Case in Brief

Mazraani v. Industrial Alliance Insurance and Financial Services Inc.

The choice to speak either English or French in certain courts is a protected right, the Supreme Court has confirmed. When this right is not respected, there might have to be a new hearing.

Mr. Mazraani worked as a personal insurance representative for Industrial Alliance for six months in 2012. His contract said he was self-employed. When he lost his job, he wanted to apply for Employment Insurance benefits, but self-employed people aren’t eligible. His case ended up before the Tax Court of Canada.

Canada has two official languages, English and French. The Constitution says that people have the right to use either language in certain courts (such as a court created by Parliament, like the Tax Court). It doesn’t matter how well a person can speak either language. It’s their choice, and they can change their mind in the middle of a hearing (that is, a trial, an appeal, or another legal proceeding) if they want. Language rights are different from the Charter right to understand (and be understood) during a trial. They are meant to protect official language communities.

Every court has rules of procedure that apply to it. The Tax Court’s rules said that the parties could say which language they wanted to use in court and ask for an interpreter if they needed one. But some cases are dealt with in a less formal way, to save time (and money) for everyone. In these cases, the usual rules don’t apply. The simplified rules that applied in Mr. Mazraani’s case didn’t say how someone could tell the court which language s/he wanted to use. They also didn’t set out how someone could ask for an interpreter.

When the hearing started, Mr. Mazraani wanted to use English. Industrial Alliance’s first witness wanted to speak in French. But the judge said they would have to come back another day when an interpreter was available for Mr. Mazraani. Industrial Alliance decided not to wait, so the witness spoke in English. The hearing lasted a few more days and other witnesses who wanted to speak in French were asked to speak in English. The judge also asked Industrial Alliance’s lawyer to make his arguments in English, even though he was more comfortable in French. Even so, many parts of the hearing happened only in French, and Mr. Mazraani couldn’t understand them.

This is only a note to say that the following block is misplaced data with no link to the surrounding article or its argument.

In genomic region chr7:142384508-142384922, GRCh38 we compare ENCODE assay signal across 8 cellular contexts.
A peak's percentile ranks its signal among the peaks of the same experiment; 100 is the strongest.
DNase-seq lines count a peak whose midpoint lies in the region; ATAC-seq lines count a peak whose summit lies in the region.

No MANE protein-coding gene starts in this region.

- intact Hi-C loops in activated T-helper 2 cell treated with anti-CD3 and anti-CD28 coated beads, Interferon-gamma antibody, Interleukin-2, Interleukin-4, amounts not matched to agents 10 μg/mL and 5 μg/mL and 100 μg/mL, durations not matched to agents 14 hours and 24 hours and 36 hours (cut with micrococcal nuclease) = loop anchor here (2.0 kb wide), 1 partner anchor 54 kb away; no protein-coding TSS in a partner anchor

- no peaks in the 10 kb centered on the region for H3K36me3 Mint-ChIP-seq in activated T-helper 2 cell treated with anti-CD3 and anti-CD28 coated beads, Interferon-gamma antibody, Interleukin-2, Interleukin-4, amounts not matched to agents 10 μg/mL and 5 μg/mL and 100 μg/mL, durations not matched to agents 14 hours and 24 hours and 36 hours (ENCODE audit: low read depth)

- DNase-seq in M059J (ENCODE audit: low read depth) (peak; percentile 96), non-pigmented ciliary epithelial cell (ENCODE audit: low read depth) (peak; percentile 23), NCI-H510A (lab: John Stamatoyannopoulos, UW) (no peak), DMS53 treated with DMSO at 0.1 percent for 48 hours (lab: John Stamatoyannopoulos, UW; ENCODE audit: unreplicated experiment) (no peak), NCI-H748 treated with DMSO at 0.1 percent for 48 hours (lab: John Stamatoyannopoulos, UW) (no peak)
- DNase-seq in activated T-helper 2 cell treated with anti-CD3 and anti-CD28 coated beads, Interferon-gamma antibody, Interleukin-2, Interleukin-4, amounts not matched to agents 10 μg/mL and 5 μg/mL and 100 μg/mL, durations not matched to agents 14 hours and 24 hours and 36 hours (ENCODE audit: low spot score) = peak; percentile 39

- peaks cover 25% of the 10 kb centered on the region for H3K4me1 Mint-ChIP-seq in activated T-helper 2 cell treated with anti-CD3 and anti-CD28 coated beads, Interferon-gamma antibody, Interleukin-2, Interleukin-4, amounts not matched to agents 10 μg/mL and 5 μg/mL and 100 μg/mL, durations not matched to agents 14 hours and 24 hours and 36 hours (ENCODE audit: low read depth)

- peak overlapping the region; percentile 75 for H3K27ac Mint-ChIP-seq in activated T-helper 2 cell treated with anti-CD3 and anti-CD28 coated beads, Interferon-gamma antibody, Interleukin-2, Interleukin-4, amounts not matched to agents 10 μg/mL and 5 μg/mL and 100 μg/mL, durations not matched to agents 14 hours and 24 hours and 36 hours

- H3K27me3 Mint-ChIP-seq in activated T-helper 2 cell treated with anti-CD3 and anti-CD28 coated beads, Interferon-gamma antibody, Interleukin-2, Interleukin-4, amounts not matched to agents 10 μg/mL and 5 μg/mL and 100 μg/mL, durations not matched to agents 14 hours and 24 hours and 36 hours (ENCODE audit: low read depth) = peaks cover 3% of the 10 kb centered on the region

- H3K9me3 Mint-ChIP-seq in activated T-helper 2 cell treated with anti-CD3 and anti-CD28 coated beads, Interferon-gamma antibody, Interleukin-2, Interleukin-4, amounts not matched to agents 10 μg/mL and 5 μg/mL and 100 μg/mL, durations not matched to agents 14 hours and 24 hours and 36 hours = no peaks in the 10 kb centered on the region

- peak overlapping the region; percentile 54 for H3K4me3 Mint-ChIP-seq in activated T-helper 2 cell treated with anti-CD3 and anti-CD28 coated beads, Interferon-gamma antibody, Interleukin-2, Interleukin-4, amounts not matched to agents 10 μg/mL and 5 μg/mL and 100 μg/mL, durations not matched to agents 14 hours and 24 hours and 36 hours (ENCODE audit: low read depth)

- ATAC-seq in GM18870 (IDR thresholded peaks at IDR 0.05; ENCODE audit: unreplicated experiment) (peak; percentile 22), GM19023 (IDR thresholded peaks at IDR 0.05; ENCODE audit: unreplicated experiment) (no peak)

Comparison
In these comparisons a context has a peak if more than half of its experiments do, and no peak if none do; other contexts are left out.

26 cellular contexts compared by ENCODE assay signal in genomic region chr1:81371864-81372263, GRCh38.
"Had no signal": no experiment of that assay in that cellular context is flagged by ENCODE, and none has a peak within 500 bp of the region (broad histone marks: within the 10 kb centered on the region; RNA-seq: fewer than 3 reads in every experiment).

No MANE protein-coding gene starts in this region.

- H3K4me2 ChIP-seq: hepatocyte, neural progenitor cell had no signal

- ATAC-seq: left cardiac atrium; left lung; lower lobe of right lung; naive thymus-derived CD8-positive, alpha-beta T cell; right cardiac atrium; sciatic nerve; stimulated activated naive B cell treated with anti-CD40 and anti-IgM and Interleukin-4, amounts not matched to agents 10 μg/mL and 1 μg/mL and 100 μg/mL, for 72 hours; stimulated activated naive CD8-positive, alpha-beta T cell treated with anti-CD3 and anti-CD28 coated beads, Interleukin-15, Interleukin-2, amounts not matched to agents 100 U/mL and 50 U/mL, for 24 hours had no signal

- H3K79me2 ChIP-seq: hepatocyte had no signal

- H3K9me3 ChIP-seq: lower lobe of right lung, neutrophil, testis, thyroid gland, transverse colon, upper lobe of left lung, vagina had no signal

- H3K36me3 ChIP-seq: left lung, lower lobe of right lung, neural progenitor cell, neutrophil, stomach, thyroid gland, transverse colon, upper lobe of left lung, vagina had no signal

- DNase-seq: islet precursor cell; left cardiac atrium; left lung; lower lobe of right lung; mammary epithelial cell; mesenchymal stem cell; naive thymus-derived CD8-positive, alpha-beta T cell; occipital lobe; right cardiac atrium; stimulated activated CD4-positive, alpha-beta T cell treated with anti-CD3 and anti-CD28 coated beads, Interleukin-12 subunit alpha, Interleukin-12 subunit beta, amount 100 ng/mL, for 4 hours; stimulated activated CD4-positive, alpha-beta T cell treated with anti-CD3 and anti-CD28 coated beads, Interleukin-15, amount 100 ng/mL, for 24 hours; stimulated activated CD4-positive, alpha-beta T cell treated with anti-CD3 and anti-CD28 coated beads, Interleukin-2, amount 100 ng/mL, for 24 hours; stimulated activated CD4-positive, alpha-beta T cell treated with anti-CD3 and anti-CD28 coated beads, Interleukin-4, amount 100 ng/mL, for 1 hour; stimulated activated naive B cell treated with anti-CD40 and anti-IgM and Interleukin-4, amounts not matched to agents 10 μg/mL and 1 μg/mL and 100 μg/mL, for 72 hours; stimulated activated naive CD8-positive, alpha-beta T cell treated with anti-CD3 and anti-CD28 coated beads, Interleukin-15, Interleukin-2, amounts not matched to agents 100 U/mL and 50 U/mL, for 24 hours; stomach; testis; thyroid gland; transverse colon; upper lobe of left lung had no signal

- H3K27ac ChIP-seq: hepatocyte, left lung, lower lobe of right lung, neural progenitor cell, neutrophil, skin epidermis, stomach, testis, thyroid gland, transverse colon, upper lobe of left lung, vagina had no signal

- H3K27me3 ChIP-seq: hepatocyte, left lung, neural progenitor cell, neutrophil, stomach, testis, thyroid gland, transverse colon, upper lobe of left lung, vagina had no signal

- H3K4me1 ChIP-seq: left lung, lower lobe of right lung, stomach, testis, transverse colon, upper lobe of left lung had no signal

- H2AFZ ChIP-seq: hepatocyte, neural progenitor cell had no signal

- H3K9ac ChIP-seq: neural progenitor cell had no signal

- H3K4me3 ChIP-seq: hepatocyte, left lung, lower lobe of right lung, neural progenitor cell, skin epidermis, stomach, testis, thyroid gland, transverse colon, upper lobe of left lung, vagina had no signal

The Tax Court judge ruled Mr. Mazraani was an employee. He criticized Industrial Alliance’s witnesses as “misleading” and said they played with words to avoid telling the truth. He said the company acted so badly that it had to pay Mr. Mazraani’s legal costs. This was to discourage “abuse of process” (misuse of the courts).

Industrial Alliance appealed, saying the judge had violated the language rights of its witnesses and lawyer. The Federal Court of Appeal agreed. It also said Mr. Mazraani’s rights were violated because large parts of the hearing were never translated for him. It ordered a new hearing before a different judge.

The Supreme Court unanimously agreed the witnesses’ and lawyer’s language rights were violated, and that Mr. Mazraani’s were, too. It didn’t matter that there were no rules about language rights in the simplified Tax Court procedures. The judge still had to make sure people’s language rights were protected (especially people coming to court without lawyers, like Mr. Mazraani). It was wrong for the judge to ask anyone to use a different language. Every party, witness, and lawyer had to know s/he had a real choice about what language to use. The Court said that language rights were so important that there would usually have to be a new hearing when they were violated, even if the violation didn’t affect the result. In this case, the violations had a clear effect on the proceedings and the decision, so the Court ordered a new hearing.

This decision noted that breaching someone’s language rights can be seen as a sign of bias against a language group. This lowers public trust in our courts, which is one reason it is so important for judges to protect these rights.

Cases in Brief are prepared by communications staff of the Supreme Court of Canada to help the public better understand Court decisions. They do not form part of the Court’s reasons for judgment and are not for use in legal proceedings.